The menswear machine can’t be stopped. What was once a sleepy, siloed-off section of Vogue Runway has become a seasonal behemoth to compete for eyeballs with our flagship women’s coverage in February and September. The data doesn’t lie: Over the past three weeks of shows in London, Florence, Milan, and Paris, our readers have spent more than 1.5 million minutes looking at the men’s collections. What did they see?
The easiest and most obvious takeaway is the return of suiting to menswear’s fore and the dissipation of streetwear from the catwalks. On the back of Virgil Abloh’s comments that streetwear is “gonna die,” a single-breasted suit at Off-White was practically a death knell for jeans-and-tees. Elsewhere, Kim Jones perfected his couture-ish tailoring at Dior Men, and Clare Waight Keller cut fabulous slim suits at Givenchy. So yes, suiting is back, and it arrives with a newfound swagger.
But the in-your-face energy that streetwear brought to the runways—and to retailers, where graphic tees and buzzy sneakers still sell—is not gone, it has simply evolved into new trends with the same high-impact bravado. Consider this season’s ’70s-tinged glamourpusses, all rust-color flares and undone-to-there silk shirts at Dries Van Noten and Tom Ford. In a similarly sexy vein is the rise of the full leather kit. Seen at both Alyx and Vetements, head-to-toe skins blend the utmost of luxury with a subversive kink. Shorts and high boots—see Rick Owens’s opening look (and then try to forget it, we dare you)—should keep menswear’s look-at-me streak going way into the 2020s.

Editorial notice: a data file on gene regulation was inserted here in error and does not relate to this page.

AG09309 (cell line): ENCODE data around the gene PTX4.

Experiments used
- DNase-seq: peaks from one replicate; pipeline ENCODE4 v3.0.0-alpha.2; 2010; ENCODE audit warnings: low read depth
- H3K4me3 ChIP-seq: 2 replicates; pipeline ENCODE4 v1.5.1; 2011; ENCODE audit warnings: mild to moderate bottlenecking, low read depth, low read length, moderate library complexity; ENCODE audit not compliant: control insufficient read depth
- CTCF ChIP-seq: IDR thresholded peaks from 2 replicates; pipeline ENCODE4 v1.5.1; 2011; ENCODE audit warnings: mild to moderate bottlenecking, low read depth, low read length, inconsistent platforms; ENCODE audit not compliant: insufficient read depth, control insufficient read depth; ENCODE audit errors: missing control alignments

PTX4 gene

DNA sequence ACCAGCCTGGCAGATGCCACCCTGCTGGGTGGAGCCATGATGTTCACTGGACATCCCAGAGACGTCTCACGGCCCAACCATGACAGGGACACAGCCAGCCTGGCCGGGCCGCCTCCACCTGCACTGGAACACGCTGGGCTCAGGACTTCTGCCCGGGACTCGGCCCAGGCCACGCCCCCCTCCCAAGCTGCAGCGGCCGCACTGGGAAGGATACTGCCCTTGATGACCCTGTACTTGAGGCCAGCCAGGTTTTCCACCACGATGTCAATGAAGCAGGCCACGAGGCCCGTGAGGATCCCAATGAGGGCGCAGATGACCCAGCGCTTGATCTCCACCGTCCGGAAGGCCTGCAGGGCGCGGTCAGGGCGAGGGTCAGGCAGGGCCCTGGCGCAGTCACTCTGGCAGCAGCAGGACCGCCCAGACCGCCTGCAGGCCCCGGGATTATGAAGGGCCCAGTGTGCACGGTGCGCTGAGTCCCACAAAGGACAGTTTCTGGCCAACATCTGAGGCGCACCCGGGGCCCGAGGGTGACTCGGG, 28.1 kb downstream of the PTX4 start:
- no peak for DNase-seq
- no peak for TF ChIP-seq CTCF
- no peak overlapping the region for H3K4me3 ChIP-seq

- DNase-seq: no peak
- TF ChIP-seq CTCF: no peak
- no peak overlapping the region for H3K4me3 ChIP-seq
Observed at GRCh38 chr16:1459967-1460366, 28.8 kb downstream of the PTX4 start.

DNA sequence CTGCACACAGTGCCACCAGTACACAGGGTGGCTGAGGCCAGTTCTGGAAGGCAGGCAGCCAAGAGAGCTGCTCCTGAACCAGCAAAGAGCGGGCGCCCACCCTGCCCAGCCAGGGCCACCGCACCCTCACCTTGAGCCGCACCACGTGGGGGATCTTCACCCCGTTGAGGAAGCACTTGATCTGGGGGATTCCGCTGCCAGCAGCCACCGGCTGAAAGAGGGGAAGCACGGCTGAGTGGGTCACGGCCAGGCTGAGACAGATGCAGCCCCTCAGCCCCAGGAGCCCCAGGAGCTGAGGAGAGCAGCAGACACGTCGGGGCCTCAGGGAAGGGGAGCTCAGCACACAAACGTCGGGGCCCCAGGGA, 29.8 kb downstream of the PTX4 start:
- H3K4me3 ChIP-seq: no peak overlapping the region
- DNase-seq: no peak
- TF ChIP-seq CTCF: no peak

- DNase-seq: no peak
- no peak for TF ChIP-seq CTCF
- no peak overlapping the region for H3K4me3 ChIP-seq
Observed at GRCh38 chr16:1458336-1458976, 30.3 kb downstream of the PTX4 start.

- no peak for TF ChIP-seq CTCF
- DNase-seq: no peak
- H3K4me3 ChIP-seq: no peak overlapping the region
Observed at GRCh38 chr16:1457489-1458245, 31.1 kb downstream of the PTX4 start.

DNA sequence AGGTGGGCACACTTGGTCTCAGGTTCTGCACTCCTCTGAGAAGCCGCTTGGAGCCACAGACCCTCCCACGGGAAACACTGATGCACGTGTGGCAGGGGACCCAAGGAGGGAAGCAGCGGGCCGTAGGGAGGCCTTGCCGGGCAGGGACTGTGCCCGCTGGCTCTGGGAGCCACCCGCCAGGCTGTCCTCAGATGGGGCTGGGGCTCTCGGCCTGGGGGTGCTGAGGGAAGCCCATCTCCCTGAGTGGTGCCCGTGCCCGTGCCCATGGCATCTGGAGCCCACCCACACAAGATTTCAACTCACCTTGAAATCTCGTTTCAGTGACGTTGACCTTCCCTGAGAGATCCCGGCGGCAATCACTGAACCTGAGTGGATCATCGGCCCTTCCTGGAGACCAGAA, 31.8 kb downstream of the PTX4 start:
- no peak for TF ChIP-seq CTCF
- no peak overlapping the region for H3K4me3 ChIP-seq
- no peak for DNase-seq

The louche loverboys of spring 2020 are hanging around for fall, replacing their silky shorts and pearl necklaces with killer flare jeans and fur stoles. Dries Van Noten and Tom Ford represent the poles of the trend best: a little Mick, a little Bianca, and mostly attitude. The most important accessory here is the assured strut to make those heeled boots really work.
A rejection of all things oversized occurred at Prada, Raf Simons, Givenchy, and more of the season’s most tenor-setting shows. It’s a look that was popular 20 years ago, when Hedi Slimane and Simons were engaged in a war of who could cut the skinniest suits. No surprise that two decades on, this trend is being resurrected just as shoppers with aughts nostalgia gain spending power.
Leather is Back
Leather jumpsuits appeared on Vogue Runway’s menswear trend report three seasons ago. Back then, we wondered if guys would opt for such a total—and totally constricting—look. Consider the devotion to calfskin pants, jackets, and shirts on the fall runways the proof that men are into leather, big time. For those new to the trend, try out one of the lower impact leather looks, like Ludovic de Saint Sernin’s one-shoulder top or Alyx’s coveralls.
The tender feeling of menswear’s spring season has morphed into a series of serene, all-white ensembles for fall. They come as suits, as sweaters, and as conceptual menswear, a palette cleanser for all the hype that has dominated menswear for the past several years. Off-the-runway, this trend is probably best paired with a stain-removing pen—or better yet, worn indoors to really capture the hygge-influenced mood.